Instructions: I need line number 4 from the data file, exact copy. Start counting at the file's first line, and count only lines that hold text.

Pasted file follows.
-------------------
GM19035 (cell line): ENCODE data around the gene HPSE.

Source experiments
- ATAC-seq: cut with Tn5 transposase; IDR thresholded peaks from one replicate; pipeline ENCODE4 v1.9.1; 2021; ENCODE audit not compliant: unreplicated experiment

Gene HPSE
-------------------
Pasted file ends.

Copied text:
Gene HPSE